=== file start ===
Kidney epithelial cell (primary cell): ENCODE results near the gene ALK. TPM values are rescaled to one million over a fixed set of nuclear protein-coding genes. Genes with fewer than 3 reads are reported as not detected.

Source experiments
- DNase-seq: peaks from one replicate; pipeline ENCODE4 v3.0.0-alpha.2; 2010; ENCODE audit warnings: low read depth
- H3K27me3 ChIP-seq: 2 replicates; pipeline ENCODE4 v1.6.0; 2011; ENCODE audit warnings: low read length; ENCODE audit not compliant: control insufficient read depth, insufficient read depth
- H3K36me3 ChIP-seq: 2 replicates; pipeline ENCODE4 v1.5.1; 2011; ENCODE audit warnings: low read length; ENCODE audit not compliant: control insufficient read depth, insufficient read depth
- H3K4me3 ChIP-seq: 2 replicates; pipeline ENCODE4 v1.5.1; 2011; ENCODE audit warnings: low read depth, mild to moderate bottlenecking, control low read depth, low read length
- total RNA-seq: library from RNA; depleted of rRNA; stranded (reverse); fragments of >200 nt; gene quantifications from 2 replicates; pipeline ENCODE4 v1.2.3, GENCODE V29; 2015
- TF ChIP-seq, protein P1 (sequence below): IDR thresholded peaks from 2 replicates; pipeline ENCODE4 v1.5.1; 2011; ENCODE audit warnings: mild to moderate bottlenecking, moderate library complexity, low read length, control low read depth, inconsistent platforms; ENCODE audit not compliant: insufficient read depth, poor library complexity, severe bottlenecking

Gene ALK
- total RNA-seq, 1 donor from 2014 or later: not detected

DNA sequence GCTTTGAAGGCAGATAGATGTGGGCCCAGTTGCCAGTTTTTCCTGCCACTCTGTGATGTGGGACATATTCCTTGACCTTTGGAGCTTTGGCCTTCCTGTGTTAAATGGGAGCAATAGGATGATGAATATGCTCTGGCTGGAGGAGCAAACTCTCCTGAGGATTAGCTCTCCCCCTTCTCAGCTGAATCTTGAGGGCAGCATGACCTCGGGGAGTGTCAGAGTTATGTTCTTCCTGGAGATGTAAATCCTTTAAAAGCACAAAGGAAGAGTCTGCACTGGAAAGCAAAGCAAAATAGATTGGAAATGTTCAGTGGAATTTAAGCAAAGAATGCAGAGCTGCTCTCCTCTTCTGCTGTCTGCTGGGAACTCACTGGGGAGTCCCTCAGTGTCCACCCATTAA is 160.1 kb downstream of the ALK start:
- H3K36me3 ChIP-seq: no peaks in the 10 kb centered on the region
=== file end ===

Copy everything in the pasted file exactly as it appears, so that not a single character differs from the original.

Kidney epithelial cell (primary cell): ENCODE results near the gene ALK. TPM values are rescaled to one million over a fixed set of nuclear protein-coding genes. Genes with fewer than 3 reads are reported as not detected.

Source experiments
- DNase-seq: peaks from one replicate; pipeline ENCODE4 v3.0.0-alpha.2; 2010; ENCODE audit warnings: low read depth
- H3K27me3 ChIP-seq: 2 replicates; pipeline ENCODE4 v1.6.0; 2011; ENCODE audit warnings: low read length; ENCODE audit not compliant: control insufficient read depth, insufficient read depth
- H3K36me3 ChIP-seq: 2 replicates; pipeline ENCODE4 v1.5.1; 2011; ENCODE audit warnings: low read length; ENCODE audit not compliant: control insufficient read depth, insufficient read depth
- H3K4me3 ChIP-seq: 2 replicates; pipeline ENCODE4 v1.5.1; 2011; ENCODE audit warnings: low read depth, mild to moderate bottlenecking, control low read depth, low read length
- total RNA-seq: library from RNA; depleted of rRNA; stranded (reverse); fragments of >200 nt; gene quantifications from 2 replicates; pipeline ENCODE4 v1.2.3, GENCODE V29; 2015
- TF ChIP-seq, protein P1 (sequence below): IDR thresholded peaks from 2 replicates; pipeline ENCODE4 v1.5.1; 2011; ENCODE audit warnings: mild to moderate bottlenecking, moderate library complexity, low read length, control low read depth, inconsistent platforms; ENCODE audit not compliant: insufficient read depth, poor library complexity, severe bottlenecking

Gene ALK
- total RNA-seq, 1 donor from 2014 or later: not detected

DNA sequence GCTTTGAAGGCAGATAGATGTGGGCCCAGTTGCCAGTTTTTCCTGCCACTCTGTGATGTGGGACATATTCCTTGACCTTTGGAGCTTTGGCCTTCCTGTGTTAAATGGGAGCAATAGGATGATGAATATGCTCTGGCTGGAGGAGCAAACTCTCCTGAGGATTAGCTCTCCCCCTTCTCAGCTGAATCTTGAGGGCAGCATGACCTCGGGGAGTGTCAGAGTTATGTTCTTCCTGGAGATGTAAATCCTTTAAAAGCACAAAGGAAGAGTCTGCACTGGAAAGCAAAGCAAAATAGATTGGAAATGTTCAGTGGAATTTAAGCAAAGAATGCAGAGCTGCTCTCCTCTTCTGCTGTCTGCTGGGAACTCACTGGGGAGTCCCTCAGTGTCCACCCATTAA is 160.1 kb downstream of the ALK start:
- H3K36me3 ChIP-seq: no peaks in the 10 kb centered on the region